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The Economics of Communist Party Membership: The Curious Case of Rising Numbers and Wage Premium during China's Transition

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  • Simon Appleton
  • John Knight
  • Lina Song
  • Qingjie Xia

Abstract

As the Chinese Communist Party has loosened its grip in a more market-oriented economy, why have membership and the economic benefits of joining risen? We use three national household surveys over 11 years to answer this question for wages in urban China. Individual demand for Party membership is treated as an investment in 'political capital' that brings monetary rewards in terms of a wage premium that has risen in recent years. However, this does not explain why the wage premium is higher for the personal characteristics that reduce the probability of membership. Rationing with a scarcity value for members with those characteristics provides an explanation.

Suggested Citation

  • Simon Appleton & John Knight & Lina Song & Qingjie Xia, 2009. "The Economics of Communist Party Membership: The Curious Case of Rising Numbers and Wage Premium during China's Transition," Journal of Development Studies, Taylor & Francis Journals, vol. 45(2), pages 256-275.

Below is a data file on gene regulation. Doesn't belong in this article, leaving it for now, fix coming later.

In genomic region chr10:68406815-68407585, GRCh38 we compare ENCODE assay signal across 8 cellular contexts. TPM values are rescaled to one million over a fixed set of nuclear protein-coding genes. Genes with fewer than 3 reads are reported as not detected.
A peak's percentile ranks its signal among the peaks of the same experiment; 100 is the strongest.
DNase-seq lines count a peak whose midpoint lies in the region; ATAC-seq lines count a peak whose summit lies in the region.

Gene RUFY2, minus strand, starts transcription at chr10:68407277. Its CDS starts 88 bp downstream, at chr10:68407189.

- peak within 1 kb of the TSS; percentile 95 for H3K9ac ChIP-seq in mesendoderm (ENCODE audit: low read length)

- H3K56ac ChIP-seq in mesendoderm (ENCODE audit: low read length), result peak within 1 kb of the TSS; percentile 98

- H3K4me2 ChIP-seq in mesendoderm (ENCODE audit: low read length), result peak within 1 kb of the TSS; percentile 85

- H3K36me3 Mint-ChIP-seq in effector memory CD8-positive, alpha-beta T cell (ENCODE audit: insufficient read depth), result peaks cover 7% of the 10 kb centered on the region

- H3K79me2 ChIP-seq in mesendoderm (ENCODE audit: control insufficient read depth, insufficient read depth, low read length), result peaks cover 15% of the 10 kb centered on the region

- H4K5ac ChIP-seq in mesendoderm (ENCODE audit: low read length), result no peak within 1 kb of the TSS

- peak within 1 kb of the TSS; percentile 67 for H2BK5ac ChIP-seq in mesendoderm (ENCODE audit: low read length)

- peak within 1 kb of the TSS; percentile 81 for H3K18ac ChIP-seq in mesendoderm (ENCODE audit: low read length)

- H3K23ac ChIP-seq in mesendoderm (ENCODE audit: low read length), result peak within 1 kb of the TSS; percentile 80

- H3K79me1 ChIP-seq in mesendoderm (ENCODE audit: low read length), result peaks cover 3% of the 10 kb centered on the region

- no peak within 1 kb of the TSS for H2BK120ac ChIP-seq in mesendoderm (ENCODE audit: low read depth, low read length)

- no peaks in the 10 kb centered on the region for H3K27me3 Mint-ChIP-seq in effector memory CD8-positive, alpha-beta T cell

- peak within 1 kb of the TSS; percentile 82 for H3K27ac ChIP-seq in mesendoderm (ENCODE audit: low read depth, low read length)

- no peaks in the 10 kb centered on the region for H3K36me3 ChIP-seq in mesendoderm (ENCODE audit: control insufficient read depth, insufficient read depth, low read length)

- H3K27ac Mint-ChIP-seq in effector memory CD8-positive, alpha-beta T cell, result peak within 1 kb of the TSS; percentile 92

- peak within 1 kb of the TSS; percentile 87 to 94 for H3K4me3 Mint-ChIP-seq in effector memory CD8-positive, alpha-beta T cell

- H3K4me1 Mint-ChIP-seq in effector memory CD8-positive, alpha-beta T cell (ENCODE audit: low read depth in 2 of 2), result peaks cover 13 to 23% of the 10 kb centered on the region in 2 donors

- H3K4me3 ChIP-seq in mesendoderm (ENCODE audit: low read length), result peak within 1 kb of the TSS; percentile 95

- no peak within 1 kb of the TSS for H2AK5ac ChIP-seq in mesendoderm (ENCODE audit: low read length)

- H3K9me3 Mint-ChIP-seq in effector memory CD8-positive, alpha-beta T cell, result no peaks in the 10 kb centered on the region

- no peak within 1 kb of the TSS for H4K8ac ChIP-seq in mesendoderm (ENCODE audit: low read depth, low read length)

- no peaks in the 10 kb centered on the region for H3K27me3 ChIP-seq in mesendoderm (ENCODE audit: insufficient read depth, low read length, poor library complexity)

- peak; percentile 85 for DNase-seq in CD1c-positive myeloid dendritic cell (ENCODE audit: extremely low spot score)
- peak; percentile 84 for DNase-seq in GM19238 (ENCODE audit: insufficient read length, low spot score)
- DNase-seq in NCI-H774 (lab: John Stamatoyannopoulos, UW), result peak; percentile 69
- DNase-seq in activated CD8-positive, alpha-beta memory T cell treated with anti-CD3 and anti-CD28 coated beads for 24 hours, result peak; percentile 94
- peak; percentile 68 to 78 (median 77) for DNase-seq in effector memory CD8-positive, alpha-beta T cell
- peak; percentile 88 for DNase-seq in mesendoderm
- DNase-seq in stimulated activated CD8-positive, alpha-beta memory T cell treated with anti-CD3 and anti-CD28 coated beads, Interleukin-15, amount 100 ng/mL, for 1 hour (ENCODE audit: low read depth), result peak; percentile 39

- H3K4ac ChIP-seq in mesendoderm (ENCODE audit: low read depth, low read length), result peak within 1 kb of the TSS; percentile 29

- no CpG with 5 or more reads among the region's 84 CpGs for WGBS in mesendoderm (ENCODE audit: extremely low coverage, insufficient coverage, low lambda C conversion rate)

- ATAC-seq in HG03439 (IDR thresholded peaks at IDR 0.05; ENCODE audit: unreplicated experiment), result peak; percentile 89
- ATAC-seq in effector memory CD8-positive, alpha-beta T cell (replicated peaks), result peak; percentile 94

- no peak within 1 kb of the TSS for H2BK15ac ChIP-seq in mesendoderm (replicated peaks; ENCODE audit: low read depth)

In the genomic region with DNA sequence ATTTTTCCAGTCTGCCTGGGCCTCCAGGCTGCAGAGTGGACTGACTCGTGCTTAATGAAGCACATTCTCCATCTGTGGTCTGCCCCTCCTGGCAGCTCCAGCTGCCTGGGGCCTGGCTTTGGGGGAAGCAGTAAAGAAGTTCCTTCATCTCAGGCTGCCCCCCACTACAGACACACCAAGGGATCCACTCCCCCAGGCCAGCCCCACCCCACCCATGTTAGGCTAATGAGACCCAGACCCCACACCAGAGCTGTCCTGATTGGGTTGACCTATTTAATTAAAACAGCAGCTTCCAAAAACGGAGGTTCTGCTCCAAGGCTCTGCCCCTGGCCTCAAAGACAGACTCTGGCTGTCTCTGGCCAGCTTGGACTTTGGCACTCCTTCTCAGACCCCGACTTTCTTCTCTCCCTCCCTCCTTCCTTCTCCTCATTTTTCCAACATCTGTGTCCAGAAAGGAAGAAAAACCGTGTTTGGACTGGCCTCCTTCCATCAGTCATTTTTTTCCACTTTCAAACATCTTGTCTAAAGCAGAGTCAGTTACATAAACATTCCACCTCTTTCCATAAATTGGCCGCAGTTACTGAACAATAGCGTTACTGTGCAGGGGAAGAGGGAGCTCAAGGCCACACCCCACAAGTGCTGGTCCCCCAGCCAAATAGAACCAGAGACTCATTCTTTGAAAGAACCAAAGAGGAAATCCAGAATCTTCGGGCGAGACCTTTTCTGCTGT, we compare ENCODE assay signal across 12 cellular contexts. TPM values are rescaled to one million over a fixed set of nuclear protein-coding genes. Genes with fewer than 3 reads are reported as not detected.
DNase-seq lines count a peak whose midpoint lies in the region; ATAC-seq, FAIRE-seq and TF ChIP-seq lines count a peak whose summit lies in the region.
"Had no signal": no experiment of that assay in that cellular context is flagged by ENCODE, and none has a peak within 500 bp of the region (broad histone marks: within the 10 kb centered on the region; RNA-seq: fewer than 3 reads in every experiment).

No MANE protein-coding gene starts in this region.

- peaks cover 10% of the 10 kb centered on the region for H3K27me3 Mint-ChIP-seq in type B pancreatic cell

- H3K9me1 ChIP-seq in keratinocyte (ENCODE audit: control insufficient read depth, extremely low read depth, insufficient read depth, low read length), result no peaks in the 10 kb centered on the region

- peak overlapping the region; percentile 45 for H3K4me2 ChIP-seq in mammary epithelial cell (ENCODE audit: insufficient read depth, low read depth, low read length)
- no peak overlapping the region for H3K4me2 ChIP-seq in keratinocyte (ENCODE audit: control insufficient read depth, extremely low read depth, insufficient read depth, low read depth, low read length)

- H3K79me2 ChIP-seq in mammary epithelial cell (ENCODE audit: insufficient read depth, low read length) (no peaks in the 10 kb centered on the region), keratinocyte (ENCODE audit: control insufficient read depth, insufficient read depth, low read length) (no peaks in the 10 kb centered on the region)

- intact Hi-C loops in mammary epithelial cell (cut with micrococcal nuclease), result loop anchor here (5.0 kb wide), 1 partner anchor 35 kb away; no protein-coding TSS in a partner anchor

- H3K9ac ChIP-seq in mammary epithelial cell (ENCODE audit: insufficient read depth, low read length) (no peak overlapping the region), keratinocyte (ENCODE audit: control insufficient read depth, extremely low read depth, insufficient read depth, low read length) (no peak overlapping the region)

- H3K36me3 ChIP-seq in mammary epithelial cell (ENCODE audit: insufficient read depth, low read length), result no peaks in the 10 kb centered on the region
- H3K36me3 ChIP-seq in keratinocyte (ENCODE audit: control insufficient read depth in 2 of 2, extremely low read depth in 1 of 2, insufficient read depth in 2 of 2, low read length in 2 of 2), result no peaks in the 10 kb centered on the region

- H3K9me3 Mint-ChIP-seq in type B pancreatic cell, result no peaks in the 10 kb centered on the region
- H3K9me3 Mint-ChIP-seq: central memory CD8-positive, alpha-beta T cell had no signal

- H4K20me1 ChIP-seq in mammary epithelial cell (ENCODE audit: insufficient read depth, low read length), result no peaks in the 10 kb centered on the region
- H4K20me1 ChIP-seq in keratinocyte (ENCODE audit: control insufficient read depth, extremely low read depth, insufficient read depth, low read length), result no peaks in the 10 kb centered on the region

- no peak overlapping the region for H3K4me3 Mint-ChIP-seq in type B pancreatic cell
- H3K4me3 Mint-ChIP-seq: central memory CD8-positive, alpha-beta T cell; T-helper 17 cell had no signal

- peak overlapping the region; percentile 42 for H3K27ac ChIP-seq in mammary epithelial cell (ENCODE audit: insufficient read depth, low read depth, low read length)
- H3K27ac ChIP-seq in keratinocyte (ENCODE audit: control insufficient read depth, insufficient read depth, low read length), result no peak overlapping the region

• Handle: RePEc:taf:jdevst:v:45:y:2009:i:2:p:256-275
    DOI: 10.1080/00220380802264739
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    References listed on IDEAS

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    More about this item

    JEL classification:

    • J31 - Labor and Demographic Economics - - Wages, Compensation, and Labor Costs - - - Wage Level and Structure; Wage Differentials
    • J40 - Labor and Demographic Economics - - Particular Labor Markets - - - General
    • J71 - Labor and Demographic Economics - - Labor Discrimination - - - Hiring and Firing
    • P20 - Economic Systems - - Socialist Systems and Transition Economies - - - General
    • P30 - Economic Systems - - Socialist Institutions and Their Transitions - - - General

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